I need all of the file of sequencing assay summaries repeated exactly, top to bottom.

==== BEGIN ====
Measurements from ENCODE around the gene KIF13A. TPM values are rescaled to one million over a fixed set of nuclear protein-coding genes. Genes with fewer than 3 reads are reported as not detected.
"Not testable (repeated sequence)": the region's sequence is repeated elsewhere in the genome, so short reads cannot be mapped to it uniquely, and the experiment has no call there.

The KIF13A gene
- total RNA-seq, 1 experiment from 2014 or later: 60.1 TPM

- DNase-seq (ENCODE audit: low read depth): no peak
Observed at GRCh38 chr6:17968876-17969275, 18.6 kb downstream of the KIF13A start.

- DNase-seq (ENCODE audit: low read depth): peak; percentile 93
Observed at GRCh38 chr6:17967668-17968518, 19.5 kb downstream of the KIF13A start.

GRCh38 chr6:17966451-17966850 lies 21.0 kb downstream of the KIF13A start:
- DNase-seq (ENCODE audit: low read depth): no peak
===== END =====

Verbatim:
Measurements from ENCODE around the gene KIF13A. TPM values are rescaled to one million over a fixed set of nuclear protein-coding genes. Genes with fewer than 3 reads are reported as not detected.
"Not testable (repeated sequence)": the region's sequence is repeated elsewhere in the genome, so short reads cannot be mapped to it uniquely, and the experiment has no call there.

The KIF13A gene
- total RNA-seq, 1 experiment from 2014 or later: 60.1 TPM

- DNase-seq (ENCODE audit: low read depth): no peak
Observed at GRCh38 chr6:17968876-17969275, 18.6 kb downstream of the KIF13A start.

- DNase-seq (ENCODE audit: low read depth): peak; percentile 93
Observed at GRCh38 chr6:17967668-17968518, 19.5 kb downstream of the KIF13A start.

GRCh38 chr6:17966451-17966850 lies 21.0 kb downstream of the KIF13A start:
- DNase-seq (ENCODE audit: low read depth): no peak